Color Theory

Design Center

The Painted Horse

Design Center

The Painted Horse

Design Center

The Painted Horse

previous arrow
next arrow

A guide to selecting color

Color really does make the room. The perfect shade and finish can enlarge a small space, bring in more light, or deliver that kick of energy you need with your morning coffee. But finding the right one? Now that’s another story.

Demystify the Color Wheel

To get started, take a look at a color wheel: Warm reds, yellows, and oranges congregate on one side, while cool lavenders, blues and greens are on the other. Creating a palette within one half of the wheel tends to be more harmonious. But pairing two colors that stand opposite one another adds a dash of invigorating tension. Which do you prefer? 

Helpful color wheel terms:

  • A monochromatic color scheme uses tints and shades of the same color.
  • An analogous color scheme uses adjacent colors on the color wheel.
  • Complementary color schemes (as in “opposites attract”) include two colors that are opposite to each other on the color wheel.


Light in a room changes many times throughout the day. From the natural light of early dawn to the artificial light of nightfall, the interplay of light and color is a crucial component when it comes to choosing your perfect paint colors. 

As seen here, bright midday sun will wash out most pale hues (top); that same hue will be flattered by softer, indirect illumination (lower left), while artificial light will add a warm glow to the wall color (lower right).

Lexington decor

Test. Observe. Repeat.

Experimenting and observation is key. 

To make sure you choose your color with confidence, tap into pint-size color samples. With these handy samples, you can paint a board – foam core will do nicely – and move it around to different parts of a room. Monitor how the paint color changes at different times of the day so there are no surprises once you’ve applied your paint color choice.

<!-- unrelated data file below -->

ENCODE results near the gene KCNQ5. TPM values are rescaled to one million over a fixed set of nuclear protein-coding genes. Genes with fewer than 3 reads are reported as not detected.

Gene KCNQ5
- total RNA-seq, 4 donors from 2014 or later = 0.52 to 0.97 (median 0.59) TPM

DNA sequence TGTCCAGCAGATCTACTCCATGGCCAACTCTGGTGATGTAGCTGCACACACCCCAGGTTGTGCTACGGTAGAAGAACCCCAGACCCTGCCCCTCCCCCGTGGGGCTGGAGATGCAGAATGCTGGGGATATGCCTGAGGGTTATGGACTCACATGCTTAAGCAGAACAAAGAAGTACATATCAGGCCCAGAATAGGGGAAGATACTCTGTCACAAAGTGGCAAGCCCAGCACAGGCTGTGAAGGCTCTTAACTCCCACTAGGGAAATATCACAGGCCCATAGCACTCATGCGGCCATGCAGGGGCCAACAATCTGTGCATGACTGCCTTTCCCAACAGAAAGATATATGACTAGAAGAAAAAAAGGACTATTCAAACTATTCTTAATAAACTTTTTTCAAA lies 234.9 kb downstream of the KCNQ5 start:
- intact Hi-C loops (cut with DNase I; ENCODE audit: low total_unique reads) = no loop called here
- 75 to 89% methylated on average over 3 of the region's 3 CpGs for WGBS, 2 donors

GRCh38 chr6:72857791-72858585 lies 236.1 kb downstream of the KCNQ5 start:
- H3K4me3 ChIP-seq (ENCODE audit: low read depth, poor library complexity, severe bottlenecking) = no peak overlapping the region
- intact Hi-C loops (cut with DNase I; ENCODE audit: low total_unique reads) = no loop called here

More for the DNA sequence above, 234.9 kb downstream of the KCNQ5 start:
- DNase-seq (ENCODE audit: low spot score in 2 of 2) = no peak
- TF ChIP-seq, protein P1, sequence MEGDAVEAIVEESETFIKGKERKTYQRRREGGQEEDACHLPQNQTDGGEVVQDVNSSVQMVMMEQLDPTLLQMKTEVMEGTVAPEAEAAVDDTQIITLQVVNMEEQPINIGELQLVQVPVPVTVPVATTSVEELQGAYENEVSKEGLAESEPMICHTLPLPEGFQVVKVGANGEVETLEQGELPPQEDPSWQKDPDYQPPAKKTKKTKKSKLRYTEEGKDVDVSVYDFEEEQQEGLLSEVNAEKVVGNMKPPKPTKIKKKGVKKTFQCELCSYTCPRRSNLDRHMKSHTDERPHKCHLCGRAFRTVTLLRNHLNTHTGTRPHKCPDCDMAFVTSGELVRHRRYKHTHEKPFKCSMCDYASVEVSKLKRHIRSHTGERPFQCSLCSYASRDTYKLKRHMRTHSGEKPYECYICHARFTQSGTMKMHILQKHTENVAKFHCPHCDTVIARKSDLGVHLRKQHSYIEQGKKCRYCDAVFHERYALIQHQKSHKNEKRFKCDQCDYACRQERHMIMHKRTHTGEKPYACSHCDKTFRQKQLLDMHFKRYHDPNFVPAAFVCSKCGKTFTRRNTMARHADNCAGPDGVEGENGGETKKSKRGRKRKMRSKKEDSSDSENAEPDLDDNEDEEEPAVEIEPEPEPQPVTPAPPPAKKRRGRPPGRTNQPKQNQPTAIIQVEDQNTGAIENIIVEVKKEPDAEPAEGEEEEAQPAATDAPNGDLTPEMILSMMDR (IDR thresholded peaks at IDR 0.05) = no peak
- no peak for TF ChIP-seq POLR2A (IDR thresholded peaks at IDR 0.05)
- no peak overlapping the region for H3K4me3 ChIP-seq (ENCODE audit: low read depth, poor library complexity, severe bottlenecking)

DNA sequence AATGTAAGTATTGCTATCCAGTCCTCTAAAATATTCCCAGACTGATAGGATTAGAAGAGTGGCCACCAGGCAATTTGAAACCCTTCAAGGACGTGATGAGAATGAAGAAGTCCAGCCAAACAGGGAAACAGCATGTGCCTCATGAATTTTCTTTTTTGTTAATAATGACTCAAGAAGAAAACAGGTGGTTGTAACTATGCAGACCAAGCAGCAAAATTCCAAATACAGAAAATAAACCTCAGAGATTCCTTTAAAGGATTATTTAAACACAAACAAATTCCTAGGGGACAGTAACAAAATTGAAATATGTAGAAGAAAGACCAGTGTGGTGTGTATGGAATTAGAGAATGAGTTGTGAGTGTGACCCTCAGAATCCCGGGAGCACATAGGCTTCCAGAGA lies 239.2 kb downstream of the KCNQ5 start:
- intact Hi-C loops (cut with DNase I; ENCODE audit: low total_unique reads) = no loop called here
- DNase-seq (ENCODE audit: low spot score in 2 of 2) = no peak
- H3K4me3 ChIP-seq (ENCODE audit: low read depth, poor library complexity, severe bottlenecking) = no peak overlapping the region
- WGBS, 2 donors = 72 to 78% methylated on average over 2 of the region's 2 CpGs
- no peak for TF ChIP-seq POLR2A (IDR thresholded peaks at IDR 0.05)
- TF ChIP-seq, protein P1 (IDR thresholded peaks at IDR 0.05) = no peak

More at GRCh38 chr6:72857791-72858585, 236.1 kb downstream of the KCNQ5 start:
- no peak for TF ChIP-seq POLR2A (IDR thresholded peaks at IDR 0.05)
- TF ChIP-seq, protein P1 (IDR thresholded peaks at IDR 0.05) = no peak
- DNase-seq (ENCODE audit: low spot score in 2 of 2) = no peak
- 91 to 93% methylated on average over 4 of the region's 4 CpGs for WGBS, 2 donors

Details. Details, Details.

Choosing the right sheen can enhance color. Painting the walls in a gloss will add dimension and levity. Semi-gloss on a low ceiling will move light around the space and create the illusion of height. From a practical standpoint, remember that shinier finishes look best on smooth, well-prepped (e.g. spackled, sanded, etc.) surfaces, while matte or flat paints are more forgiving of imperfections.

Lexington Color Theory 2

Sheen 101

Sheen puts the finishing statement on your color of choice:

  • Flat – low sheen, very forgiving
  • Matte/Eggshell – Durable, flexible for most parts of the home
  • Semi-Gloss – Luminous finish that highlights architectural details

Visit an independently owned Benjamin Moore retailer to see sheen samples–first hand–before you decide.


Schedule an Appointment

Not sure where to begin? Schedule a complimentary in-store or in-home appointment to get you started.